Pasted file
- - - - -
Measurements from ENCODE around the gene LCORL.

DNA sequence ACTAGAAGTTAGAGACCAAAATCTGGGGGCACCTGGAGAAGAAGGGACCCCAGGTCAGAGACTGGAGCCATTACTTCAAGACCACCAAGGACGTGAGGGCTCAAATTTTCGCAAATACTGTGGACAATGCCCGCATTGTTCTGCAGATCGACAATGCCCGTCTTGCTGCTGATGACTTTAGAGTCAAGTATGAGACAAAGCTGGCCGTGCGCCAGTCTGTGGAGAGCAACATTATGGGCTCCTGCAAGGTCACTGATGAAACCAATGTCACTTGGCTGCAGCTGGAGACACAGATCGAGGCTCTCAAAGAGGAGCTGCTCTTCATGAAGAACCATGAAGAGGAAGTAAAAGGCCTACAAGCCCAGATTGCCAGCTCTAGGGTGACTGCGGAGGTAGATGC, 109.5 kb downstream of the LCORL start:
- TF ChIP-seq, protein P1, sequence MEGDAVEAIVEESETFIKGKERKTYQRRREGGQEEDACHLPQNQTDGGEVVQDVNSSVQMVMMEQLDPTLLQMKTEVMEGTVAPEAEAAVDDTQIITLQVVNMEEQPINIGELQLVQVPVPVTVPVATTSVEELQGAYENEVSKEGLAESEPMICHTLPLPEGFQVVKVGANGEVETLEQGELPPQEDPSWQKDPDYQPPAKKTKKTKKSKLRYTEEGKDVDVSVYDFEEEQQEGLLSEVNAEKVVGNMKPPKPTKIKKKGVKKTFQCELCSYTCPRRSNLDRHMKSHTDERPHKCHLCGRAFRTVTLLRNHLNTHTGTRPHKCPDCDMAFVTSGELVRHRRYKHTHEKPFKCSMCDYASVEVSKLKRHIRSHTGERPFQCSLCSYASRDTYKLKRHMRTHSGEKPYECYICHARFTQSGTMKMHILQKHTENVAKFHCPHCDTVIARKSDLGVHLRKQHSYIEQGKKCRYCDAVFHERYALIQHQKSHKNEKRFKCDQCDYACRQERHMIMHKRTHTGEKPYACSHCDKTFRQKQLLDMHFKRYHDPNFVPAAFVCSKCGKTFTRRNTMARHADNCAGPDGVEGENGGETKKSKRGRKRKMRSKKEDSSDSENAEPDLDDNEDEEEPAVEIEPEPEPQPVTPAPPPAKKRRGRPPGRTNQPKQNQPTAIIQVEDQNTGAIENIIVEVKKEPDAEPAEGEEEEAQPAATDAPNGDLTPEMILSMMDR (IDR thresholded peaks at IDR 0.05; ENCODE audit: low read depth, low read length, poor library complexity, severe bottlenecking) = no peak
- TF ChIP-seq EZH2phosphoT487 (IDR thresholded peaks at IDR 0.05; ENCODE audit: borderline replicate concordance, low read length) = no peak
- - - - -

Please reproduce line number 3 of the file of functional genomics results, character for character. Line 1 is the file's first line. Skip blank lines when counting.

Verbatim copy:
- TF ChIP-seq, protein P1, sequence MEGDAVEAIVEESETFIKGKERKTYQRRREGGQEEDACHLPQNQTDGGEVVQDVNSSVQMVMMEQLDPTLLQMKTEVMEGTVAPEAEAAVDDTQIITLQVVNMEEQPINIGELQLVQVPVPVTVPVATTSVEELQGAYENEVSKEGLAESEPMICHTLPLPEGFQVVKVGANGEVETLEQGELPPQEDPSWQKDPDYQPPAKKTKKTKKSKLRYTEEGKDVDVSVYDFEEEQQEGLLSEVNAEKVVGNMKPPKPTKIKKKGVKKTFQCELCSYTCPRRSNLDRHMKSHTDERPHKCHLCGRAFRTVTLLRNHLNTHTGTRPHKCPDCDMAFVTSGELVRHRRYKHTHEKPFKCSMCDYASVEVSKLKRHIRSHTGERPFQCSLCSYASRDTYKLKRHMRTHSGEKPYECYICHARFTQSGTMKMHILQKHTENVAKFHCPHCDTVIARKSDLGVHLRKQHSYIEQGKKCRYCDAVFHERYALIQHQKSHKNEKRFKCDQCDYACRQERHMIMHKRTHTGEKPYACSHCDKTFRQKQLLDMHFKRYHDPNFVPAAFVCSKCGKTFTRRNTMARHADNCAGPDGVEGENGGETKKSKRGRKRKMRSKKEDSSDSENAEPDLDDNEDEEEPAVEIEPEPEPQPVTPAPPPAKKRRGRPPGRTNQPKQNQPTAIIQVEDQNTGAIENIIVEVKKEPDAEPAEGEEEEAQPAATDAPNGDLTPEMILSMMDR (IDR thresholded peaks at IDR 0.05; ENCODE audit: low read depth, low read length, poor library complexity, severe bottlenecking) = no peak